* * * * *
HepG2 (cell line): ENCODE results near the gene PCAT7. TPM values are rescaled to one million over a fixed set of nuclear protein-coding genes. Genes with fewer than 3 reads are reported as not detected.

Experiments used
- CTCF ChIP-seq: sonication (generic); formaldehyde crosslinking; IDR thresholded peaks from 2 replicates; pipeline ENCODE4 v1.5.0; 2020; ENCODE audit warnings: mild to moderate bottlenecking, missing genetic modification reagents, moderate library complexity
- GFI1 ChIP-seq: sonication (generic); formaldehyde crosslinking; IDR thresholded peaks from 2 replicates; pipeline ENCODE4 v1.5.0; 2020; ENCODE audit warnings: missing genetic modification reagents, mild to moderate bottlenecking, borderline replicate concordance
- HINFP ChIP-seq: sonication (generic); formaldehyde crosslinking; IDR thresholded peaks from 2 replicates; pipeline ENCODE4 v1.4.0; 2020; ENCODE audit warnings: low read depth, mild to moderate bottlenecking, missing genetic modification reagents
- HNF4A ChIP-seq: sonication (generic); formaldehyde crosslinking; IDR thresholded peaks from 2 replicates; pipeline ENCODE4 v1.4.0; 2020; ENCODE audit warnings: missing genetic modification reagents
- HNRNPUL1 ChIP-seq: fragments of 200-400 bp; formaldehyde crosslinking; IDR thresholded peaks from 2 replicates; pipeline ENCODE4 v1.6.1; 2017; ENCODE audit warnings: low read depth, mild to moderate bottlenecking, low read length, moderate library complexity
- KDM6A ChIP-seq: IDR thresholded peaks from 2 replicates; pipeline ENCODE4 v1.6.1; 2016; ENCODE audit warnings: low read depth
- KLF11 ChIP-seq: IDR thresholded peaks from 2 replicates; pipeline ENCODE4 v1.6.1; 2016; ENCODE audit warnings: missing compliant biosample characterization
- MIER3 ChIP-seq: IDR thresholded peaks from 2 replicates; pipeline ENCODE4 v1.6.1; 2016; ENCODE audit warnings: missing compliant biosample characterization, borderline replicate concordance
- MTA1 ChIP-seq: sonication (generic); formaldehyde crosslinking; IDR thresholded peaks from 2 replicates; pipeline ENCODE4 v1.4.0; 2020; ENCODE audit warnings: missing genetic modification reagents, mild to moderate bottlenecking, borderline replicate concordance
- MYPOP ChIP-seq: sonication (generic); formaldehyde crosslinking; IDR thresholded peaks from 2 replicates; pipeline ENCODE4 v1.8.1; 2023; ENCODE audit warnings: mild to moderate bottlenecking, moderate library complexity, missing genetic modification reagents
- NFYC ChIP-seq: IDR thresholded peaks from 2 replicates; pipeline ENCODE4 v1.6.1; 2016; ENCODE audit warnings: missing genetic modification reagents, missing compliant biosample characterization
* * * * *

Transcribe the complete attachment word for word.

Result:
HepG2 (cell line): ENCODE results near the gene PCAT7. TPM values are rescaled to one million over a fixed set of nuclear protein-coding genes. Genes with fewer than 3 reads are reported as not detected.

Experiments used
- CTCF ChIP-seq: sonication (generic); formaldehyde crosslinking; IDR thresholded peaks from 2 replicates; pipeline ENCODE4 v1.5.0; 2020; ENCODE audit warnings: mild to moderate bottlenecking, missing genetic modification reagents, moderate library complexity
- GFI1 ChIP-seq: sonication (generic); formaldehyde crosslinking; IDR thresholded peaks from 2 replicates; pipeline ENCODE4 v1.5.0; 2020; ENCODE audit warnings: missing genetic modification reagents, mild to moderate bottlenecking, borderline replicate concordance
- HINFP ChIP-seq: sonication (generic); formaldehyde crosslinking; IDR thresholded peaks from 2 replicates; pipeline ENCODE4 v1.4.0; 2020; ENCODE audit warnings: low read depth, mild to moderate bottlenecking, missing genetic modification reagents
- HNF4A ChIP-seq: sonication (generic); formaldehyde crosslinking; IDR thresholded peaks from 2 replicates; pipeline ENCODE4 v1.4.0; 2020; ENCODE audit warnings: missing genetic modification reagents
- HNRNPUL1 ChIP-seq: fragments of 200-400 bp; formaldehyde crosslinking; IDR thresholded peaks from 2 replicates; pipeline ENCODE4 v1.6.1; 2017; ENCODE audit warnings: low read depth, mild to moderate bottlenecking, low read length, moderate library complexity
- KDM6A ChIP-seq: IDR thresholded peaks from 2 replicates; pipeline ENCODE4 v1.6.1; 2016; ENCODE audit warnings: low read depth
- KLF11 ChIP-seq: IDR thresholded peaks from 2 replicates; pipeline ENCODE4 v1.6.1; 2016; ENCODE audit warnings: missing compliant biosample characterization
- MIER3 ChIP-seq: IDR thresholded peaks from 2 replicates; pipeline ENCODE4 v1.6.1; 2016; ENCODE audit warnings: missing compliant biosample characterization, borderline replicate concordance
- MTA1 ChIP-seq: sonication (generic); formaldehyde crosslinking; IDR thresholded peaks from 2 replicates; pipeline ENCODE4 v1.4.0; 2020; ENCODE audit warnings: missing genetic modification reagents, mild to moderate bottlenecking, borderline replicate concordance
- MYPOP ChIP-seq: sonication (generic); formaldehyde crosslinking; IDR thresholded peaks from 2 replicates; pipeline ENCODE4 v1.8.1; 2023; ENCODE audit warnings: mild to moderate bottlenecking, moderate library complexity, missing genetic modification reagents
- NFYC ChIP-seq: IDR thresholded peaks from 2 replicates; pipeline ENCODE4 v1.6.1; 2016; ENCODE audit warnings: missing genetic modification reagents, missing compliant biosample characterization